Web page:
6.2.2 Use an Array That Can Be Serviced Online
6.2.3 Mirror and Stripe for Protection and Performance
6.2.4 Load-Balance Across All Physical Interfaces
6.2.5 Create Independent Storage Areas Storage Recommendations for Specific HA Architectures
6.2.6 Define ASM Disk and Failure Groups Properly
6.2.7 Use HARD-Compliant Storage for the Greatest Protection Against Data Corruption
6.2.8 Storage Recommendation for RAC Protect the Oracle Cluster Registry and Voting Disk From Media Failure
6.3 Recommendations for Configuring Server Hardware
6.3.1 Server Hardware Recommendations for All Architectures Use Fewer, Faster, and Denser Components Use Redundant Hardware Components Use Systems That Can Detect and Isolate Failures Protect the Boot Disk With a Backup Copy
6.3.2 Server Hardware Recommendations for RAC Use a Supported Cluster System to Run RAC Choose the Proper Cluster Interconnect
6.3.3 Server Hardware Recommendations for Data Guard Use Identical Hardware for Every Machine at Both Sites
6.4 Recommendations for Configuring Server Software
6.4.1 Server Software Recommendations for All Architectures Use the Same OS Version, Patch Level, Single Patches, and Driver Versions Use an Operating System That is Fault-Tolerant to Hardware Failures Configure Swap Partititions Appropriately Set Operating System Parameters to Enable Future Growth Use Logging or Journal File Systems Mirror Disks That Contain Oracle and Application Software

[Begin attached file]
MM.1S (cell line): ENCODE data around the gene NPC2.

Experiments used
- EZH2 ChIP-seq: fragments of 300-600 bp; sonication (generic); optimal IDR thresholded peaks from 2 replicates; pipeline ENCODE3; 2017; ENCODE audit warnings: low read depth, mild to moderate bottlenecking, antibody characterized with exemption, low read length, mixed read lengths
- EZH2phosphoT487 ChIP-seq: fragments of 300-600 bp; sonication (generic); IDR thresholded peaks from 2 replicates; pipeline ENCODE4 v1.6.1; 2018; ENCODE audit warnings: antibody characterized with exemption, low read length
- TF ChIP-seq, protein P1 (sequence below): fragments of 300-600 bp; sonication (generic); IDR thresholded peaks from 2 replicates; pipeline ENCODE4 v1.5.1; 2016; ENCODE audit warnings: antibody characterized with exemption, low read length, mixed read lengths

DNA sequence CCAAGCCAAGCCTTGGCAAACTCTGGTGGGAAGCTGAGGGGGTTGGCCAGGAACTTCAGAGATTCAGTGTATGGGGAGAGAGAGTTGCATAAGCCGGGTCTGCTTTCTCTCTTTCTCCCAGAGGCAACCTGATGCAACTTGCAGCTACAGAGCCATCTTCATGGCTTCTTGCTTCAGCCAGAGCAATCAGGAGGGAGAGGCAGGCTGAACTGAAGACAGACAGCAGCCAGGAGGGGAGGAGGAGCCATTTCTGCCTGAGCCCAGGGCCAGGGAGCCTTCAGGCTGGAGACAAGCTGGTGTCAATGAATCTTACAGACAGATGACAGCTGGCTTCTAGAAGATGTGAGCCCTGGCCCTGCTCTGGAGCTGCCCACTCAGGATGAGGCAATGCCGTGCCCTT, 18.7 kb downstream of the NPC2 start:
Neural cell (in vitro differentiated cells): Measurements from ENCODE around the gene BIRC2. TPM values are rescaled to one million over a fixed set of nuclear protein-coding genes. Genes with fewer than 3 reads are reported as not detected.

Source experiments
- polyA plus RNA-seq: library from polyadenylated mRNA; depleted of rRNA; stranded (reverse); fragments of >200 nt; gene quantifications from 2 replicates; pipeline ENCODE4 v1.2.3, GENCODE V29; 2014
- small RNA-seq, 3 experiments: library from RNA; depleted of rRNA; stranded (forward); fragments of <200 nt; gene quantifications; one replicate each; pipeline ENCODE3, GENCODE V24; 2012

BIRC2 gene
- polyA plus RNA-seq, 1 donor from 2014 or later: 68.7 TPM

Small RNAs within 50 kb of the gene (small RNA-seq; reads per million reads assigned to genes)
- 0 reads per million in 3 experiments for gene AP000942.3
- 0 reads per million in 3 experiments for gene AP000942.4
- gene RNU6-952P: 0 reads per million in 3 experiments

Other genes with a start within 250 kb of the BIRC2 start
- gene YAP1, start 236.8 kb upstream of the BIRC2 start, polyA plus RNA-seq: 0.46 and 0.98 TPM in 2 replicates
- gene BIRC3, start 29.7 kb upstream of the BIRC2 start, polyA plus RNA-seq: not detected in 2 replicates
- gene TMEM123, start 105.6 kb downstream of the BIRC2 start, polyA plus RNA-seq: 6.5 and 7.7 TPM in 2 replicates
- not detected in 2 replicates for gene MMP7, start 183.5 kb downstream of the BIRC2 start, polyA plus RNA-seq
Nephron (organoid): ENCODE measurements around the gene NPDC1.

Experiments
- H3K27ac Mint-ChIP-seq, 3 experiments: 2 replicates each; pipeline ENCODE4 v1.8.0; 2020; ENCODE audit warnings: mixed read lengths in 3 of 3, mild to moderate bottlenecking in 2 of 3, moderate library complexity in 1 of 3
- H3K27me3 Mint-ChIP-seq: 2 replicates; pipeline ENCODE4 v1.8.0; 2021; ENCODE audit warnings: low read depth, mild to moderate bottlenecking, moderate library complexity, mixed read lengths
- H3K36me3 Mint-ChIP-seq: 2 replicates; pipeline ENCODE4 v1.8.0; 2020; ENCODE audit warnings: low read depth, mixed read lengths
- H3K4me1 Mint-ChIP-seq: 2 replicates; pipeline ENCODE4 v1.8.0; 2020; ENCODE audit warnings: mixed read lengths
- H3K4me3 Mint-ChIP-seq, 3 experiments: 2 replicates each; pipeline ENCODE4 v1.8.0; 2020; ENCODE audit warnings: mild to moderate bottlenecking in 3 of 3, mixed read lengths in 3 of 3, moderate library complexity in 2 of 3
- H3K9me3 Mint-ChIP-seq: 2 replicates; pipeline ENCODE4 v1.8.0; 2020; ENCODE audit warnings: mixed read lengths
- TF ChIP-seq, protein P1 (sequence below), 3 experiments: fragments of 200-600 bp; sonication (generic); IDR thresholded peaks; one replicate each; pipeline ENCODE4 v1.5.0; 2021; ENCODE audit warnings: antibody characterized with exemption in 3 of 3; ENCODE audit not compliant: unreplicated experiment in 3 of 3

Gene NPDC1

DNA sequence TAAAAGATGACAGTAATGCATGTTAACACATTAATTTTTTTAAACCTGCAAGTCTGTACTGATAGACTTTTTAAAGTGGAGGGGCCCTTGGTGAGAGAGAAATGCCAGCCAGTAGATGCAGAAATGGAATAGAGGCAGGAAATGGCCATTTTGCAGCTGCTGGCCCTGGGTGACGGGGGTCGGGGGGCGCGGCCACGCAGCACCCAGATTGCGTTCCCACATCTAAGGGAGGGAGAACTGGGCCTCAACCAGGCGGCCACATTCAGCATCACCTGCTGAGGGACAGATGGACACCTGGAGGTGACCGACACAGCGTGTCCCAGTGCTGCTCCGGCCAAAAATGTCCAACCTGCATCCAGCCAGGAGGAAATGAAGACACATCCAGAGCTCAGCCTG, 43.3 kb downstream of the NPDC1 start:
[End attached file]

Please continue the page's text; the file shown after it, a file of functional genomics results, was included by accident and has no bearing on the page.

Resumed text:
6.4.2 Server Software Recommendations for RAC Use Supported Clustering Software Use Network Time Protocol (NTP) On All Cluster Nodes
6.5 Recommendations for Configuring the Network
6.5.1 Network Configuration Best Practices for All Architectures Ensure That All Network Components Are Redundant Use Load Balancers to Distribute Incoming Requests
6.5.2 Network Configuration Best Practices for RAC Classify Network Interfaces Using the Oracle Interface Configuration Tool
6.5.3 Network Configuration Best Practices for Data Guard Configure System TCP Parameters Appropriately Use WAN Traffic Managers to Provide Site Failover Capabilities

7 Oracle Configuration Best Practices

7.1 Configuration Best Practices for the Database
7.1.1 Use Two Control Files
7.1.3 Configure the Size of Redo Log Files and Groups Appropriately
7.1.4 Multiplex Online Redo Log Files
7.1.5 Enable ARCHIVELOG Mode
7.1.6 Enable Block Checksums
7.1.7 Enable Database Block Checking
7.1.8 Log Checkpoints to the Alert Log
7.1.9 Use Fast-Start Checkpointing to Control Instance Recovery Time
7.1.10 Capture Performance Statistics About Timing
7.1.11 Use Automatic Undo Management
7.1.12 Use Locally Managed Tablespaces
7.1.13 Use Automatic Segment Space Management
7.1.14 Use Temporary Tablespaces and Specify a Default Temporary Tablespace